Losing the family home and mortgaging the future to keep from starving.
When you take away the Elvis impersonator and the catchy Andrew Lloyd Webber ditties, Egypt under Joseph's management bears some resemblance to our current situation.
Back then, the Children of Israel had it pretty easy. When famine struck Egypt, ordinary Egyptians surrendered their land and indentured themselves and their descendants as serfs to Pharaoh in exchange for food to survive. In contrast, Joseph welcomes his father and his estranged brothers from hunger-ravaged Canaan, allowing them to hole themselves up separately in the fertile land of Goshen and to find more than enough sustenance.
These days, the Jewish community doesn't have the luxury of riding out the crises we face in isolation from broader society. Fiscal constraints and investment fraud have decimated contributions and endowments, and undergraduate and graduate students alike are having to defer plans to begin or continue studying for financial reasons. Global warming threatens food production and climatic stability around the globe. Distinctive Jewish pain may be more or less severe in any particular situation, but it reflects the universal agony that nearly everyone is experiencing.
What can sustain us through difficulties like these are our relationships and our support for each other. Jewish tradition and practice emphasizes the importance of relationship, from the Pirkei Avot statement that one should not separate oneself from the community to Martin Buber's exploration of I-Thou interactions to the foundational principles of Hillel's engagement efforts. These ties can be an emotional, psychological, spiritual and financial balm in our times of need.
In deepening our relationships, it's not a question of choosing either our Jewish contacts or our non-Jewish connections; both can be essential to survival and success. In fact, the Children of Israel’s survival in Goshen was not an illustration of self-sufficiency. Rather, Joseph's reunion with his brothers and father and his efforts to save them highlights one of the best examples of how relationships with both Jews and non-Jews can work in tandem.
On the one hand, Joseph’s kinship ties with his family are the most basic and ancient illustration of the connections that bind the Children of Israel. As much as time may have frayed those ties, this earliest sense of klal Yisrael instills in him the obligation to provide them with shelter and protection.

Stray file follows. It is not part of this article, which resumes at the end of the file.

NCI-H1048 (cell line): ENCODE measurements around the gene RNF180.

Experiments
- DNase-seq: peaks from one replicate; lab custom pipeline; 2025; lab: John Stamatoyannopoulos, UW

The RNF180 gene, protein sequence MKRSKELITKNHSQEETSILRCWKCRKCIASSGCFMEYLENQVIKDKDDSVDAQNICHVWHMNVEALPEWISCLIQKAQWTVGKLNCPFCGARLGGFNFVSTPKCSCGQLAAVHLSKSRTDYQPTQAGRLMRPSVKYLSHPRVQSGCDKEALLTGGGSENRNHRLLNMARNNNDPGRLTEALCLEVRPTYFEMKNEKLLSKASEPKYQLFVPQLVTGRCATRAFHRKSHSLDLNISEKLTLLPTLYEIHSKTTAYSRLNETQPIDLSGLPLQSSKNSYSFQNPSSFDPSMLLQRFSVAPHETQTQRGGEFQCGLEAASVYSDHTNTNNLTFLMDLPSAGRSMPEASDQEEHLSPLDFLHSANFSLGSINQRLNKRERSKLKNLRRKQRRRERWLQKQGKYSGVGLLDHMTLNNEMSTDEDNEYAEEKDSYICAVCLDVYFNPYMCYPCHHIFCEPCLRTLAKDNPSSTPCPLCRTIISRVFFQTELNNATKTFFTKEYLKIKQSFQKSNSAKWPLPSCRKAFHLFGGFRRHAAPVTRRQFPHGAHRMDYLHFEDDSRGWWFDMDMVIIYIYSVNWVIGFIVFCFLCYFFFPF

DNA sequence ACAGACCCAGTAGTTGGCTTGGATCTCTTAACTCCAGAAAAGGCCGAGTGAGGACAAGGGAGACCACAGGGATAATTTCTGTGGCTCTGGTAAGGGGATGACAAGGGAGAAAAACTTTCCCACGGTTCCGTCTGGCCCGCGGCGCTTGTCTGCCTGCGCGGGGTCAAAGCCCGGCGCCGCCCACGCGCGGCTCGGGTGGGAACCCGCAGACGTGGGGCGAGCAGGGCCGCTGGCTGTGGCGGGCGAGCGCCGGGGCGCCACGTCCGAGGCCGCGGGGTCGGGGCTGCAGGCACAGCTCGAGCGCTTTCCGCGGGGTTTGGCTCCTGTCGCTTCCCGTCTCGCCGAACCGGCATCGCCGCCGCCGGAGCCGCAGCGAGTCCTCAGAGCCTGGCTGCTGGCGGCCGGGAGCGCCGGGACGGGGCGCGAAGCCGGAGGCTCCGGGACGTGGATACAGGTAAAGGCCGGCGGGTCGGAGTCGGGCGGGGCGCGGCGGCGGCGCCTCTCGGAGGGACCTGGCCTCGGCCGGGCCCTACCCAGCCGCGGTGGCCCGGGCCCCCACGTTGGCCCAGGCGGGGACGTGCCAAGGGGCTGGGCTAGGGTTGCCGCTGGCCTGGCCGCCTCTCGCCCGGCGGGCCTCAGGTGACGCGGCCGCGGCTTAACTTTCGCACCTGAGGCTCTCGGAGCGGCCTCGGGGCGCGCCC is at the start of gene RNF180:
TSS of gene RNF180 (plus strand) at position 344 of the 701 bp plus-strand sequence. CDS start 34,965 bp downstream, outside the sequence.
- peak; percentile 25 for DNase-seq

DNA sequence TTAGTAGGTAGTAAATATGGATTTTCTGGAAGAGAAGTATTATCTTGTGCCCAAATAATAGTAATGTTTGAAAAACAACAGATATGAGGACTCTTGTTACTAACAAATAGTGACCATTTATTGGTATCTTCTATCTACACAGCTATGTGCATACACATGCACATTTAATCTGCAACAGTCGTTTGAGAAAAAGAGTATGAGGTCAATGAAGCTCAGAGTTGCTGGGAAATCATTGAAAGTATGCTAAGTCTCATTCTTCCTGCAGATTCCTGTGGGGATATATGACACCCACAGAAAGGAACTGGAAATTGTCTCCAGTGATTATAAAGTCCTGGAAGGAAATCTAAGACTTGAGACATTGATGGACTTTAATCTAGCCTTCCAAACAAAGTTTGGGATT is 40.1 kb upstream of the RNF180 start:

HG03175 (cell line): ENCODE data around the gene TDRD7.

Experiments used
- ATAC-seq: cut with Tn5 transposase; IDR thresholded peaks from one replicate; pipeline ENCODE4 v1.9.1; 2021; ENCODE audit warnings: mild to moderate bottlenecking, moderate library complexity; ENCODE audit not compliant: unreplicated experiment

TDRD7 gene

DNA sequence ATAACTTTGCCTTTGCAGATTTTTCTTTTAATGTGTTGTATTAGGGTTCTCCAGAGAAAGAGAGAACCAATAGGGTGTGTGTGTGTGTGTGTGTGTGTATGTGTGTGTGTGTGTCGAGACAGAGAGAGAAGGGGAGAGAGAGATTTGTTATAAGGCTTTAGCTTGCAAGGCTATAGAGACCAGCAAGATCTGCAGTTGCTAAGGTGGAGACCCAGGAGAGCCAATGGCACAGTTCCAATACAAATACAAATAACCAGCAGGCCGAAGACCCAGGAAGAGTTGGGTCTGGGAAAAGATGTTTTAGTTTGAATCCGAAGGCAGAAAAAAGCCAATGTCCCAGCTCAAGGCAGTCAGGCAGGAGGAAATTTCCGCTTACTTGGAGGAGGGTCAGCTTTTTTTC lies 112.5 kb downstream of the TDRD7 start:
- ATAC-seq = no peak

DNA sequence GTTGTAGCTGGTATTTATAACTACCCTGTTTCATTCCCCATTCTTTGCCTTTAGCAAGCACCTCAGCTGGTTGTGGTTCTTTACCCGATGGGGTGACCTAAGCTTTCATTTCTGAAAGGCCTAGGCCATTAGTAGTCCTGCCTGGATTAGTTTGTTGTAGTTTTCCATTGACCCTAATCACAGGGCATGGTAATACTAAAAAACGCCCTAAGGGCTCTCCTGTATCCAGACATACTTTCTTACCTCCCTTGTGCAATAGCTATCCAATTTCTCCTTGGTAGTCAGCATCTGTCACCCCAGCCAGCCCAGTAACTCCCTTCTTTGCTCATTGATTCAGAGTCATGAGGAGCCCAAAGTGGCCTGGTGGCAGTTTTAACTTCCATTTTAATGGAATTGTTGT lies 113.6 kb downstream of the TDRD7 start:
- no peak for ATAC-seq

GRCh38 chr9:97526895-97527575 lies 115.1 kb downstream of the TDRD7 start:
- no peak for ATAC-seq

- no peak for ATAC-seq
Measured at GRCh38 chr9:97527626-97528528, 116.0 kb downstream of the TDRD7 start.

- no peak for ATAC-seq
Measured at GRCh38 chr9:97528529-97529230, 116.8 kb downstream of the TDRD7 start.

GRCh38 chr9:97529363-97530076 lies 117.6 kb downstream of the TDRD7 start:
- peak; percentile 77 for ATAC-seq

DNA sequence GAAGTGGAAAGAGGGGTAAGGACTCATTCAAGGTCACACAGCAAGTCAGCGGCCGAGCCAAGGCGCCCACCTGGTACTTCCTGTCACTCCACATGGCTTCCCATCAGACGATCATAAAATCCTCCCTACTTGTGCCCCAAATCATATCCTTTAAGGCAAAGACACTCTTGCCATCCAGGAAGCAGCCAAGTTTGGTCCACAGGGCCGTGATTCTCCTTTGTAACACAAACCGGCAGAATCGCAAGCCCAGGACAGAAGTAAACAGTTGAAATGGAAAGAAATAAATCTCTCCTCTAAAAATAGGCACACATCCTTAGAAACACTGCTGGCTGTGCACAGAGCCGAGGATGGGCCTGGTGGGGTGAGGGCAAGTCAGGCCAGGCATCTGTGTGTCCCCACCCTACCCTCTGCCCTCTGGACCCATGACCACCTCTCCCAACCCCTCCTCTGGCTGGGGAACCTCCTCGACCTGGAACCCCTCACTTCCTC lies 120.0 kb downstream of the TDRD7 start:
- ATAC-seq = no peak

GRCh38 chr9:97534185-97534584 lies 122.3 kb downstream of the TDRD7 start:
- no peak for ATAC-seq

In symmetry, Joseph’s links to the outside, Egyptian world also prove essential. While the Israelites rode out the food crisis separate from the surrounding society, the resources he provides them and the license to allocate land to his family are those Joseph secured through his connections with Egyptian society. These bridging relationships provide him with the authority and the resources to act on his sense of duty to Jacob and his brothers. Thus, without both of these bundles of relationships, familial and external, the Jewish people would perhaps not have come into being in the way we now see ourselves.
Significantly, Joseph’s leveraging his relationship with Egyptian society is not a case of quid pro quo. The text shows no indication that Joseph's willingness to interpret Pharaoh's dream was spurred by the expectation that his new-found position of authority would allow him to welcome his family so warmly a few years later. Instead, it testifies to the fact that our bridging relationships with those outside the Jewish community can benefit us all in the long run, regardless of what motivates our original efforts to reach out.
There is no magic bullet to rid ourselves of the challenges we face. If you're looking to this d'var Torah for a hint as to how to pump up your checking account or lower temperatures worldwide, you're going to be disappointed. The problems we face, whether environmental disruption or pension plan degradation, are real. Nevertheless, Vayigash reminds us of the significance of togetherness and relationship and the comfort we can give to and receive from each other, both Jews and non-Jews. At times, one may outweigh the other in importance, but we cannot survive, either individually or as a people, without both strengthening our ties with each other as Jews and engaging the world around us.
Rabbi Seth Goren is the Director of Jewish Student Life at Lehigh University.